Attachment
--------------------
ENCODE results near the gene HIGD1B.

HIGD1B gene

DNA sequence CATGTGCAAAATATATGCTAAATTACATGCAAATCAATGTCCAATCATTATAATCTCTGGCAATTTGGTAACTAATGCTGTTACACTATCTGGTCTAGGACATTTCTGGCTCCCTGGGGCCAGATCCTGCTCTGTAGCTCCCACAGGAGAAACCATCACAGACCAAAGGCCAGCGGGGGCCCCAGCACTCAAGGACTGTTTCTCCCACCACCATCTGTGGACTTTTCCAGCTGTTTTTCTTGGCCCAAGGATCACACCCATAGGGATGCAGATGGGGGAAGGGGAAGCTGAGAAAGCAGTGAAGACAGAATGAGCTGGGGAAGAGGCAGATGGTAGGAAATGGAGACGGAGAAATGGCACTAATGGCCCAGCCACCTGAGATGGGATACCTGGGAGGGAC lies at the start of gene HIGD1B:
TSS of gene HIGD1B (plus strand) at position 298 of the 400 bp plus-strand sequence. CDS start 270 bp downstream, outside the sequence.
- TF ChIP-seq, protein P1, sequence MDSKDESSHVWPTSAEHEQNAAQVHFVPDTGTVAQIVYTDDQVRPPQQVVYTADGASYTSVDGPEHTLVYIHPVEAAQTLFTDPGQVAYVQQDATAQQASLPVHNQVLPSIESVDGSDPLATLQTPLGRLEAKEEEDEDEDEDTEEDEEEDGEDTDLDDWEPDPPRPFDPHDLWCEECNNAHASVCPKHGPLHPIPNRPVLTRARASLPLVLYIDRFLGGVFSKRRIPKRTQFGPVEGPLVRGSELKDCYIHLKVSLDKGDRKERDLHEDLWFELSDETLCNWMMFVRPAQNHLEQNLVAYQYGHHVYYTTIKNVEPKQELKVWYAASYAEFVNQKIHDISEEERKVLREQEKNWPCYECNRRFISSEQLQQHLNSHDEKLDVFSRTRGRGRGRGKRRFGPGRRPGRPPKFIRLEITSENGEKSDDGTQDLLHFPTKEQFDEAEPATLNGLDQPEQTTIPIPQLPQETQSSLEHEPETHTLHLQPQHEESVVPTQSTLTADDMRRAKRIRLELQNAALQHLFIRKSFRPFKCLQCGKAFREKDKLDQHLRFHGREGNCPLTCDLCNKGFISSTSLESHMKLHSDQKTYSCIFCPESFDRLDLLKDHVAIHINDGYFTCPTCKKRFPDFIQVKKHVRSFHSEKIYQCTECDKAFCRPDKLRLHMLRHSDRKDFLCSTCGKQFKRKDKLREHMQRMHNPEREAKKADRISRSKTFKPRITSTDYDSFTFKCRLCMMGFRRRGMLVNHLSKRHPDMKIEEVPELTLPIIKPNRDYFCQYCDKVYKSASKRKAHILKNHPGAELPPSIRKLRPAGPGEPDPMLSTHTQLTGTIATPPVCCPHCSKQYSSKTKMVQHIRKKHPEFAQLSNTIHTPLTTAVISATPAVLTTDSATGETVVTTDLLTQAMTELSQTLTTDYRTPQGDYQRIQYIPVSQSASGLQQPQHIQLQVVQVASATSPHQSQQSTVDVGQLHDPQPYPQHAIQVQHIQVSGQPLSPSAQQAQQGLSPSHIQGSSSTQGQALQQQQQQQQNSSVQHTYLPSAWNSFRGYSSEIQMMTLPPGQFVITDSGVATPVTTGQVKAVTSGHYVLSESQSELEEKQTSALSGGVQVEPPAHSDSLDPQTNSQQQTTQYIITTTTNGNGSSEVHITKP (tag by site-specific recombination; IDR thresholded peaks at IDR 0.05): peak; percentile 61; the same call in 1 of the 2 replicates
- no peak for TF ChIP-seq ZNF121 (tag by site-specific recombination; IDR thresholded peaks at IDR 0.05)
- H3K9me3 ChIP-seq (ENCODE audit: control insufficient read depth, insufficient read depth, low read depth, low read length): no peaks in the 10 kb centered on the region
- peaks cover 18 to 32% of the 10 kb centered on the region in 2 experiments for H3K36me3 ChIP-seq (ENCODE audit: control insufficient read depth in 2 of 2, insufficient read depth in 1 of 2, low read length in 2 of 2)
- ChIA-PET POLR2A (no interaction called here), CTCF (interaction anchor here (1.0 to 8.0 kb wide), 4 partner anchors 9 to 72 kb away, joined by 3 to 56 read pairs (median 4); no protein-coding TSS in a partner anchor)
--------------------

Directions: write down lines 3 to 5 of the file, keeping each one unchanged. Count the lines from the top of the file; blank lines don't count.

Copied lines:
DNA sequence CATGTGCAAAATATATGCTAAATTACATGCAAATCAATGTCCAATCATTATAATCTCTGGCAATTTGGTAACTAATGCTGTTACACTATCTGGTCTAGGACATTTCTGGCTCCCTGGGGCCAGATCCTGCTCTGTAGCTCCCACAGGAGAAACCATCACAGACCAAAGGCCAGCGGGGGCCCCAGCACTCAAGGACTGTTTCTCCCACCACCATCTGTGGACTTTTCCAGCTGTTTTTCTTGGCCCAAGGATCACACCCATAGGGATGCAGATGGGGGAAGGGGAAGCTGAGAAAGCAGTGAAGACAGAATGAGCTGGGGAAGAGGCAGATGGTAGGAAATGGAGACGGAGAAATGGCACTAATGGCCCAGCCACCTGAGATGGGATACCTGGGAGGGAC lies at the start of gene HIGD1B:
TSS of gene HIGD1B (plus strand) at position 298 of the 400 bp plus-strand sequence. CDS start 270 bp downstream, outside the sequence.
- TF ChIP-seq, protein P1, sequence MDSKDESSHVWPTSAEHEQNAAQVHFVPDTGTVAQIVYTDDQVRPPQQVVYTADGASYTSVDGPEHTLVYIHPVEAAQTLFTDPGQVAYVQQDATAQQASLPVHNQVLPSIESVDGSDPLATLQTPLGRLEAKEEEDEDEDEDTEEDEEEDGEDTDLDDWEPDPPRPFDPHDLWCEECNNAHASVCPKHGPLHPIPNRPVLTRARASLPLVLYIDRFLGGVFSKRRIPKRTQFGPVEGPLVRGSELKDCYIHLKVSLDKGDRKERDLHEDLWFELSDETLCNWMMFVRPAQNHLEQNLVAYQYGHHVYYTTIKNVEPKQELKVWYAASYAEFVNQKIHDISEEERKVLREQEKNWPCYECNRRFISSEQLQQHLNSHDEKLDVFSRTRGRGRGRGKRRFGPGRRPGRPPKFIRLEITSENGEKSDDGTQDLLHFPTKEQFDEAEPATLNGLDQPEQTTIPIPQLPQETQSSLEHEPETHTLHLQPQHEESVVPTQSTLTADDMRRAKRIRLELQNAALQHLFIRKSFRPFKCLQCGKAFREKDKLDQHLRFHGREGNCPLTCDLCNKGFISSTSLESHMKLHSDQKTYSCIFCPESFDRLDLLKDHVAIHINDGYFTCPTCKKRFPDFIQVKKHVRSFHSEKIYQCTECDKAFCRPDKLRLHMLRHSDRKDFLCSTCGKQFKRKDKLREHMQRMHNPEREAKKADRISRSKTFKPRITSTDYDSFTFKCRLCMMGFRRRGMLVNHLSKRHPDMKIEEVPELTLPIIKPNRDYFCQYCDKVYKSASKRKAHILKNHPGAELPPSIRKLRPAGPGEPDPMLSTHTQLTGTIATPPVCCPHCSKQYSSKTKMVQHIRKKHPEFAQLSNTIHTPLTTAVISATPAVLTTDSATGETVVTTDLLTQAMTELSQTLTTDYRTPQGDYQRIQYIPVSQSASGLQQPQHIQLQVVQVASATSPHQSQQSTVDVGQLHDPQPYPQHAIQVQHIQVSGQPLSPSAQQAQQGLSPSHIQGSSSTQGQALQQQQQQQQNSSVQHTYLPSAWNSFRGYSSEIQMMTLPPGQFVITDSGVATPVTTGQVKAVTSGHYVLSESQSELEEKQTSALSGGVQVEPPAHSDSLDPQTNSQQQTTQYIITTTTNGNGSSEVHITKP (tag by site-specific recombination; IDR thresholded peaks at IDR 0.05): peak; percentile 61; the same call in 1 of the 2 replicates